Who Is Going to Rescue Me? – A Psalm 18 Devotional

As a little girl I loved Cinderella and The Little Mermaid, classic fairy tales of heroes and princesses. In the end there was always a rescue whether from an evil stepsister or sea witch or being trapped in a tower.

I was drawn to this question Who is going to rescue me?”

Background beautiful castle in germany with golden and blue sky. Text overlay reads: "Who is going to rescue me? A Psalm 18 Devotional"

When I was about 13 I saw a new movie called Ever After, a modern retelling of Cinderella starring feisty Drew Barrymore as a Thomas-Moore quoting, sword brandishing, clever, not-so-helpless fair maiden. And over the course of the movie, she goes from being helpless and in need of rescue to being the rescuer.

There is a great scene at the end when the prince rides up ready to rescue her, but she’s already done it! She’s vanquished the bad guy, set herself free, and is confidently striding across the courtyard as the prince pulls up.

Holding out for a hero…

13 year old me was obsessed with this movie. More than the movie being magical, I adored this Cinderella for rescuing herself. There was no waiting for the hero to swoop in, she did it.

5 year old girl with short blonde hair smiles at the camera wearing a princess belle dress

Now that I’m a grown-ish, mid-thirties woman, I still find myself trying to answer that question “Who is going to rescue me?

Not from evil stepmothers or villains, but from the piles of laundry waiting to be folded, from the emails stacking up in my inbox, from the endless discipline of my kids, from the everyday crises, from my own lack of personal discipline, from my own questions and doubts–I need a rescue.

And I want to be the rescuer.

I want to be like the Ever After Cinderella and be independent, create my own destiny, and overcome the odds all by myself.

But I am actually hopelessly inadequate at rescuing myself and my attempts at seeking rescue in others or in myself crash and burn in a fiery death or fizzle out slowly like the dying embers of a campfire.

In Psalm 18 we meet the Real Rescuer…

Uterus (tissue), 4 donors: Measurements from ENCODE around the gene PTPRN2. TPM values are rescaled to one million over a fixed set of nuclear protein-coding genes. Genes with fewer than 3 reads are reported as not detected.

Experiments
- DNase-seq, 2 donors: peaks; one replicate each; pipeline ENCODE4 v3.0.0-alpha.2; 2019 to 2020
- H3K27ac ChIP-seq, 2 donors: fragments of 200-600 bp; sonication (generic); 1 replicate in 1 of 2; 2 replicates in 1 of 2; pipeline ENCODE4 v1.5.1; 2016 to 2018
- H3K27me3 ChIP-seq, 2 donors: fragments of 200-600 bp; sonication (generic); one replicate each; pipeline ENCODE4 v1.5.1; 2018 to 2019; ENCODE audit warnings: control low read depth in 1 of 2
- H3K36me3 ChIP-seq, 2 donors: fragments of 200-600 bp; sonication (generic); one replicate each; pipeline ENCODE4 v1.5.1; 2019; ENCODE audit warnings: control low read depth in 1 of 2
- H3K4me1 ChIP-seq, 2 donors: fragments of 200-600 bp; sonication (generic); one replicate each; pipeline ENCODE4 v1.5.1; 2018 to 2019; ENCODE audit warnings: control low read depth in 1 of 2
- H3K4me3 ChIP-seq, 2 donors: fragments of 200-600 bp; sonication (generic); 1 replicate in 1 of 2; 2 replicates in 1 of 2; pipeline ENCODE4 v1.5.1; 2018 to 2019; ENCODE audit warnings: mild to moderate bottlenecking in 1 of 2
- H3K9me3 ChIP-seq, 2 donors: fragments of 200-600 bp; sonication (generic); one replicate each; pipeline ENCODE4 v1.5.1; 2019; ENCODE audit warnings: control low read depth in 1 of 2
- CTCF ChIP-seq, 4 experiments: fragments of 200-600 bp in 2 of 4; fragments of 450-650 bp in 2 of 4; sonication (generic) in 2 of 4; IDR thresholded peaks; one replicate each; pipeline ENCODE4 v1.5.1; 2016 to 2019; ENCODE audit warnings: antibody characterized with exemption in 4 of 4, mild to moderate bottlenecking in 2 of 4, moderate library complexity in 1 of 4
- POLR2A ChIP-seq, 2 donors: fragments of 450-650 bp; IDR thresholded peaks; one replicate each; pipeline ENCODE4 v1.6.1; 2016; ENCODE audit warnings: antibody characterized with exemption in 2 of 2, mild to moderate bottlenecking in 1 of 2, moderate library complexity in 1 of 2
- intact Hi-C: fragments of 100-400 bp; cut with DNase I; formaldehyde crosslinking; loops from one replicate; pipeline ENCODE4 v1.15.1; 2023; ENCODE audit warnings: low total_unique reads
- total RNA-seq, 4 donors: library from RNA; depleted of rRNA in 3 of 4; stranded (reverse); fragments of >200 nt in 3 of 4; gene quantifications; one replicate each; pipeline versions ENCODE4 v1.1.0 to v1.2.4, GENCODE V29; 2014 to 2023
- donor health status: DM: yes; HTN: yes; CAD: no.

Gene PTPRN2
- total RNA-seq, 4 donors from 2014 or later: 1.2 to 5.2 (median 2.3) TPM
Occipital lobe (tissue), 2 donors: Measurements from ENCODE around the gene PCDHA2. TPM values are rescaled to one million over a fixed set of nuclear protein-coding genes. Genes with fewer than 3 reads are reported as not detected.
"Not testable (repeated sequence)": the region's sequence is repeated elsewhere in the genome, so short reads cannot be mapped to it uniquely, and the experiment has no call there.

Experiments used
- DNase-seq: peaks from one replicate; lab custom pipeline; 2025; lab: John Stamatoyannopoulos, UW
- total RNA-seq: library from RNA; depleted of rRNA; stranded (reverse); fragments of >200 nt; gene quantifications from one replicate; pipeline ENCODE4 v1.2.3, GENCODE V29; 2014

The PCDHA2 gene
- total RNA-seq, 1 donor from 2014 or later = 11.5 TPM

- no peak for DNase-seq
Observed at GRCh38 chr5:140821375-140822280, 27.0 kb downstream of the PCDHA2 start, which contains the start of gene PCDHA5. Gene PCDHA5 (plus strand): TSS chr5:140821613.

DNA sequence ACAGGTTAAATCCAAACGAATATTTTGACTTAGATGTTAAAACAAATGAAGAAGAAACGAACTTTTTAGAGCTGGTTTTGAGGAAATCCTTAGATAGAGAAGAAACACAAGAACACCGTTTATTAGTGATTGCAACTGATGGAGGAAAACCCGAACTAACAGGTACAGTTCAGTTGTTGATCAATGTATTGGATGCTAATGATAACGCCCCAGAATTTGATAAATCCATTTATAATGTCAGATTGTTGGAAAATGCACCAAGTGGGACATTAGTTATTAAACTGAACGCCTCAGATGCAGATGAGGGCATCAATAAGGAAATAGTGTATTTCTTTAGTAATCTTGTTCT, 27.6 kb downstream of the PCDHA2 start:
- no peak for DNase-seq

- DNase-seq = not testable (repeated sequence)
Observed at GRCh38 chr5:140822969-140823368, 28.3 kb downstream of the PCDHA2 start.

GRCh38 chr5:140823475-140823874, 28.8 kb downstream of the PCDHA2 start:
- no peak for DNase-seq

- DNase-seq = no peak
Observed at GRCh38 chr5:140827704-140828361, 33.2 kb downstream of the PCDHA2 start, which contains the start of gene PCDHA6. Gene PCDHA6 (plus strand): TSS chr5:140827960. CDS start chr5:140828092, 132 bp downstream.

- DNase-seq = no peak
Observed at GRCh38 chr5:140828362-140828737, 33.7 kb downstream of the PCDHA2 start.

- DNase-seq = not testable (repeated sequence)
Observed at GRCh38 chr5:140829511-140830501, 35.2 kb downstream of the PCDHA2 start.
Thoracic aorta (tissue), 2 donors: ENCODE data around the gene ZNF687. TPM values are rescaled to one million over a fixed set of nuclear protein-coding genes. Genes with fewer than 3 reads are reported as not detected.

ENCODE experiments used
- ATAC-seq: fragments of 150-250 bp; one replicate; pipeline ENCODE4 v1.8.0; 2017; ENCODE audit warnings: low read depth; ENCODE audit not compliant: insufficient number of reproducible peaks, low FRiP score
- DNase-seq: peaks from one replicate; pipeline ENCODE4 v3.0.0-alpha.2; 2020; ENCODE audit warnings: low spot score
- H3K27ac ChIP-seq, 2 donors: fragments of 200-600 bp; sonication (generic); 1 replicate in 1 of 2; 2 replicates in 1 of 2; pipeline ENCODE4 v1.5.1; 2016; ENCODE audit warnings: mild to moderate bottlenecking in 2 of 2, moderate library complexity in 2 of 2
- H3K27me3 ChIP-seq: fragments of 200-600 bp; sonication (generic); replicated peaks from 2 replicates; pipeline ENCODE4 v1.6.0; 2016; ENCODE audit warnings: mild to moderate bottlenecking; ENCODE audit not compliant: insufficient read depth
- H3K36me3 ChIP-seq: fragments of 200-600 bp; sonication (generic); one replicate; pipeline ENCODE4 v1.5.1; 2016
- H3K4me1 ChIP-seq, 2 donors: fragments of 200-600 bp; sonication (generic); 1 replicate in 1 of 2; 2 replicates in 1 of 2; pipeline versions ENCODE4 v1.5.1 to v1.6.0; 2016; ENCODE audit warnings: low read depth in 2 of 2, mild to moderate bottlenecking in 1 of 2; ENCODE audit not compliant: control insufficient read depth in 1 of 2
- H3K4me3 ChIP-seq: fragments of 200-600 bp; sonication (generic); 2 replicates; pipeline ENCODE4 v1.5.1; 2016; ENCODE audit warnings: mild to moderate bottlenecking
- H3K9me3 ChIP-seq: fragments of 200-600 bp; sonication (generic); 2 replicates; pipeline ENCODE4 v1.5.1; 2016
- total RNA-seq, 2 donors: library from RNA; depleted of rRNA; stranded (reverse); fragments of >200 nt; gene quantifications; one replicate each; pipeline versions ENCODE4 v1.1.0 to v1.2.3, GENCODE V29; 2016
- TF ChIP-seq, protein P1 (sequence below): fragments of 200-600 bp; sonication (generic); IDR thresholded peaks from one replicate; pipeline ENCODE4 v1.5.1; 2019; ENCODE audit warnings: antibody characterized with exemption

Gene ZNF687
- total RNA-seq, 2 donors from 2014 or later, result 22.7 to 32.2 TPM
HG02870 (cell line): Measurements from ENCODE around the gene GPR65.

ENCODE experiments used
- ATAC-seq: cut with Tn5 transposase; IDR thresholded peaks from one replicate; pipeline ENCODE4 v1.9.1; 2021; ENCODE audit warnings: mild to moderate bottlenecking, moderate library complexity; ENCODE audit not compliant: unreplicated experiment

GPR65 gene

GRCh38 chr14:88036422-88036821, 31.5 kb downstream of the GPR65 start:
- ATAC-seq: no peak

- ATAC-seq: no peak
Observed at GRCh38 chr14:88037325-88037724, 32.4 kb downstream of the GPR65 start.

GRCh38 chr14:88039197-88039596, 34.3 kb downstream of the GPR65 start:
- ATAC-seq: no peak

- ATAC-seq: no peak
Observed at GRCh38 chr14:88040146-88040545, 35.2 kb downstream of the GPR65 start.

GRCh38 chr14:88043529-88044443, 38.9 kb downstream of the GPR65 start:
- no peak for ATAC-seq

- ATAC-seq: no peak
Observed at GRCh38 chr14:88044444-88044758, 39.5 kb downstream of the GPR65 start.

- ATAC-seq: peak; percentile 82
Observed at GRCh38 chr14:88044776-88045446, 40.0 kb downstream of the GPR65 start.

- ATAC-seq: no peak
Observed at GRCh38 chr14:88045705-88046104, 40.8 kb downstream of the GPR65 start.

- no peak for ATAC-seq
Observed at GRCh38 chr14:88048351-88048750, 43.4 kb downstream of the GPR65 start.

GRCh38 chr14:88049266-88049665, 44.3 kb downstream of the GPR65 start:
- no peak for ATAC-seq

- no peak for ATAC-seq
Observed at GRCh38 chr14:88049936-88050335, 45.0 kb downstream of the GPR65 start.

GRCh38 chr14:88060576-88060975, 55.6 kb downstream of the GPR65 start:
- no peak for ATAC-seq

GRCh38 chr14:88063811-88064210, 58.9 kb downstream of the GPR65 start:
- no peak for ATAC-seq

Psalm 18 says,

“I love you, O Lord, my strength. The Lord, my rock, my fortress, my deliverer; my God is my rock, in whom I take refuge. He is my shield and the horn of my salvation, my stronghold. I call to the Lord who is worthy of praise and I am saved from my enemies.” Psalm 18:1-3 (ESV)

Text of Psalm 18:1-3 in wine colored text on white background

The Freedom of NOT being the hero…

What a relief.

The story of the universe, the story that God is writing is a hero story! But I am not the hero–God is.

I don’t have to look for the hero or be the hero; I am the one in need of rescue. I’m not the rock, not the refuge, not the shield, not the stronghold–God is.

We can loosen our shoulders and relax our grip on the sword. We don’t have to prove we’re right or strong or good enough. You don’t have to be the hero of your own story. That’s Jesus’ job.

You can set your sword down and rest knowing He is in control and He is a good hero.

You don't have to be the hero quote from devotional about rescue based on Psalm 18

Father, You are the Hero of all Heroes in our story. Free us from the need to rely ourselves spiritually, emotionally, or relationally. May we call out to You as our first resource, not our last resort. May we never forget You are writing good stories in our lives. Amen.

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